2--aboard an Irish freighter in a storm in the middle of the North Atlantic, the ship tossed about by huge waves, heading for Belfast. Christmas night we drank with the radio officer in his cabin (he'd written several Fawcett Gold Medal paperbacks, detective novels), watching a barometer suspended on the wall swing back and forth between two marks, coming to within an eighth of an inch away from each. I asked what would happen if the barometer touched one of the marks and he told me the ship would go over. I realized an eighth of an inch on the wall equated to far more in actual distance, but it brought home the notion (corny, but it has stood me in good stead ever since) that we're all an eighth of an inch away from oblivion at every moment of our lives.
3-on location, a Roman epic being shot in a valley in Asturias--my first wife and I were extras (I was a Goth, she was a camp follower) paid five dollars a day, living with hundreds of other extras in a tent city that doubled in the film as a Roman encampment. In the late afternoon we took a sleeping bag and climbed up on the hillside to get some privacy, and when we came back down at twilight we found that almost everyone had put on their costumes and were engaged in Bacchanalia.
4-a Belgian girl named Renee, with whom I planned to go to India, and I smoked ourselves stupid, watching the patterns on the blue and white tiles on our hotel room walls shift from one configuration to another. Around noon AM we took a streetcar out to the Cairo Zoo and sat drinking lemon sodas at a cafe in the zoo center, watching the crowds. That night we attended a party in the Khan Al Khalili bazaar at some rich Egyptian's place, an event of which I recall very little, only that I woke up back in the hotel with a girl named Tracy and that Renee had gone off with someone else. Two days later I asked Tracy if she wanted to go to India.
5-Outside Ann Arbor, Michigan, snowed in, my second wife, myself and my four-year-old son. We couldn't even get out of the driveway, and thus, with no demented uncles, racist cousins, or psychopaths of various stripe to interfere, we had our happiest Christmas ever in our little country cottage.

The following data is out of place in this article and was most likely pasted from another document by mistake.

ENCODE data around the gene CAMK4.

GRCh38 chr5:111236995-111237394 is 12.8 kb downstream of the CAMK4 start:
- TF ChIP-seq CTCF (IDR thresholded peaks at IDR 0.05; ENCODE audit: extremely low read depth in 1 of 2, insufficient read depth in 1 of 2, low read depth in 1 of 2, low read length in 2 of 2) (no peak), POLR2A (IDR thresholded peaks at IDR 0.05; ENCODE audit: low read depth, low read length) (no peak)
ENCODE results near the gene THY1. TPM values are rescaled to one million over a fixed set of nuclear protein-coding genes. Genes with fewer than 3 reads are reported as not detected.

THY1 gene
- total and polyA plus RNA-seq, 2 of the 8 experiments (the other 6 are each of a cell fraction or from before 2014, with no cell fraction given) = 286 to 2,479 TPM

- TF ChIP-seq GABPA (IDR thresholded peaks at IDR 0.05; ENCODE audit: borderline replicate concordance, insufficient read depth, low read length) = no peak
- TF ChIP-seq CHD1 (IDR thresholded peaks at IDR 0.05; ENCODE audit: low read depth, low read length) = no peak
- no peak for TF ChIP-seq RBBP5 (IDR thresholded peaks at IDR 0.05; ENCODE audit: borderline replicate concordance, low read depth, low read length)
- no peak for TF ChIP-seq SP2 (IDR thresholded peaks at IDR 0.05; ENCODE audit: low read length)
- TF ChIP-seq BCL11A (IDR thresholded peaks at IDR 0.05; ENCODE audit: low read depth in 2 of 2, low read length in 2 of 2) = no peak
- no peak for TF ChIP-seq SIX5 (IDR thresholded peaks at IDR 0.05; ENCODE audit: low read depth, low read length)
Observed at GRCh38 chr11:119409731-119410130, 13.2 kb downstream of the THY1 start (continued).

6-My band was stuck in Grand Rapids, Michigan, on Xmas Eve because of a blizzard. We started drinking in a dive bar around six PM and were joined by a about a dozen men and women who had been laid off from a big department store, given their pink slips on Christmas Eve, and were in a foul mood. Their pissed off-edness and our depression meshed in a good way, and we kept the party going early into Chrstmas Day at our hotel. Nothing really changed, just the one night, but that was more than any of us expected.
7-Tibet. A village not far from Dolpo. Little twisting rocky streets, stone houses with slate roofs and black mastiffs barking atop them. Thunder and snow falling. My wife and I felt abandoned by the familiar and very far from home, so we went and drank beer with the Chinese cadre, the sole law in the place. We talked about America, we exaggerated its bounty and its villainy. He was so drunk he understood only about every fourth or fifth word, even though my wife spoke Tibetan. "Oh yes," he kept saying, and laughing. "Oh my, yes!"
8-A tiny mountain village in Morazan Province, El Salvador. Clouds had moved in during Christmas Eve and you could scarcely see a foot in front of you. Banana leaves stirred like feelers in the white mist. I sat outside a little whitewashed house, while beside me a 14-year-old girl cleaned her rifle and two gnomish children passed a paper sack back and forth, its bottom soaked with glue. It was like a dream someone else was having about the world I lived in.
9-Christmas day, I went with my girlfriend Katie to Siddha Yoga Dam temple on Staten Island to reclaim the last of of her possessions. She had been a cult member. The Swami, Swami Guruja, persuaded us to stay for dinner, which was very good--I have to say that religious fanatics in general make great cooks and interior decorators. During dinner the Swami became belligerent and started to call Katie "wanton." I began calling him Swami Kruckerman (He was a Jewish guy from Brooklyn) and threatened his life. Walking home, past the crack houses and hookers on Westervelt Avenue, there were so many empty crack vials on the sidewalks, it was like a kind of glassine hail we crunched underfoot. We stowed Katie's stuff in my apartment and went into Manhattan, where we found a room in a midtown hotel and drank vodka in a Russian restaurant in the Village until Staten Island was a distant continent and New York Bay an ocean.
10--Phnom Penh. Met friends at the world's greatest bar, The Foreign Press Club, which looks like the bar every Hollywood set designer assigned to a far eastern project has been trying to get right forever and keeps getting wrong. That evening had my fortune told by a famous fortune teller, his shop at Wat Phnom a masterpiece of kitsch, neon and day-glo Buddhas and so on. He advised me not to seek happiness, to strive for accomplishment instead. That night I ignored the advice and strived for both and a taxi girl stole my passport. Yet still I try.
Have a great one!